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When we first meet Selena, she is essentially  the Sapphire stereotype, of a cold an unfeeling Black woman. She loves no one, isn’t capable of loving anyone, and is angry, cold, and bitter, saying she would cut Jim loose, in a hot second, the moment he jeopardized her survival. That her anger and bitterness is justified is not made specifically clear, but she has reason. Her entire world and life has been destroyed. She believes the only thing worth doing is surviving, for survival’s sake. She is unlikable at first, (and Jim says as much), but she grows into a  more sympathetic character as the plot moves forward. Selena is the co-protagonist of this movie. She has a definite character arc, and her decisions  help to carry the plot.

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Jim wakes up alone in a hospital and discovers that the entire city of London has been evacuated because of a disease called Rage, which makes the infected viciously attack anyone they encounter. When he meets Selena, she really isn’t all that different from the infected herself, violent and quite vicious. She is travelling with another young man, who is accidentally infected, and Jim witnesses the brutal manner with which the uninfected, like Selena, have had to deal with the situation. She is cold, and incompassionate, and does not want to get attached to him. Nevertheless, she agrees to travel with him because she doesn’t want to be alone. Being alone is not good for survival either, it seems.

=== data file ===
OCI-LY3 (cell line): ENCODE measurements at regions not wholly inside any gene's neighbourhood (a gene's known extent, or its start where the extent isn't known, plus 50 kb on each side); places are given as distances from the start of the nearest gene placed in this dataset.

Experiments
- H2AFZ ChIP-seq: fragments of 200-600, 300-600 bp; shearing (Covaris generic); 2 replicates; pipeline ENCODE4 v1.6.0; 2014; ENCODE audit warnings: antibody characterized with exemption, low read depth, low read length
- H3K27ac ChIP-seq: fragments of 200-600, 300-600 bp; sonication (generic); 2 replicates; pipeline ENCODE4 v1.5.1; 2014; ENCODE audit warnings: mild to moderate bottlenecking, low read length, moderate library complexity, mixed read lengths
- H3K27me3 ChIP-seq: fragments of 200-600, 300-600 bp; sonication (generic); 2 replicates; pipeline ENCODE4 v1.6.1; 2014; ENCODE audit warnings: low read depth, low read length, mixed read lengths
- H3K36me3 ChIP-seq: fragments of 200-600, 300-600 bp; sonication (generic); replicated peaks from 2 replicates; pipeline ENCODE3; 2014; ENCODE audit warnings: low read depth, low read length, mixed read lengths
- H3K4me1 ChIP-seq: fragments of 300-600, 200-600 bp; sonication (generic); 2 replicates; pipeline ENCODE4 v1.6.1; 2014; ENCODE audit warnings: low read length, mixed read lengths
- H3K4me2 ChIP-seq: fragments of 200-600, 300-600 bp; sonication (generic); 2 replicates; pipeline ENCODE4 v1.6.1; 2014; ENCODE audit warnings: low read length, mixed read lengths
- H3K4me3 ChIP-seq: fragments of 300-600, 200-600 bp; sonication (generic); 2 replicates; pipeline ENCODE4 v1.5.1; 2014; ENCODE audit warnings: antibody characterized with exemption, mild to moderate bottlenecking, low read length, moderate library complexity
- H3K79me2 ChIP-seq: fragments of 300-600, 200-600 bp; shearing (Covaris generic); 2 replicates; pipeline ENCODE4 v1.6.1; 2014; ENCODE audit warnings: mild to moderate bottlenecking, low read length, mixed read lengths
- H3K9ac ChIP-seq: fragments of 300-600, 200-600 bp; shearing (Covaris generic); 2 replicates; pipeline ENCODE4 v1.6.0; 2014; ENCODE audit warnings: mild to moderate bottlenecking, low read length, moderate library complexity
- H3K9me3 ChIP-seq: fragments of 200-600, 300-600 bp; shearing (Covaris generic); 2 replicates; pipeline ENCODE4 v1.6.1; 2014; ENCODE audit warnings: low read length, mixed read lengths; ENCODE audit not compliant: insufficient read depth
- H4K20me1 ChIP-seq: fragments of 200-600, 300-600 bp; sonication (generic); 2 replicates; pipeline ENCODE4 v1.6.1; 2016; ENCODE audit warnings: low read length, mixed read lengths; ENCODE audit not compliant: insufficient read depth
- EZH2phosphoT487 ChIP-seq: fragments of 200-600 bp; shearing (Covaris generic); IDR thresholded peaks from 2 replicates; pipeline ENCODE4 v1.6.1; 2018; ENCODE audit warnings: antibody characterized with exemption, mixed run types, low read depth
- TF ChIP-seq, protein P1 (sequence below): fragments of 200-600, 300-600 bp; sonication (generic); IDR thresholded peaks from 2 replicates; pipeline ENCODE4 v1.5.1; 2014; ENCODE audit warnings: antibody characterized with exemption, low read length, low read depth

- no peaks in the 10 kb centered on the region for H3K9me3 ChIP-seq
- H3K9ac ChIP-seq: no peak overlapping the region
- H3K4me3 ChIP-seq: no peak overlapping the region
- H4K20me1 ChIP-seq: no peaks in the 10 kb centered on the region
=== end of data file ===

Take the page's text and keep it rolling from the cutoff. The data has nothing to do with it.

Over the course of the movie, she does get attached to him, and the young daughter of a family they meet in their travels., named Hannah. When they encounter an AWOL military company, who threaten to imprison and rape her and the girl, and execute Jim, they both have to use all their wits and bravery to save themselves, but ultimately it’s Selena’s attachment to her new family, and his love for her, that’s saves all of them. One of the most poignant moments in the movie is when Selena, unable to prevent their degradation from the soldiers, offers Hannah drugs to survive what’s about to happen. Not because she’s trying to hurt her, but so Hannah won’t care what’s happening. The woman who was willing to cut anyone loose, who impinged on her survival, offers to do this from a place of compassion.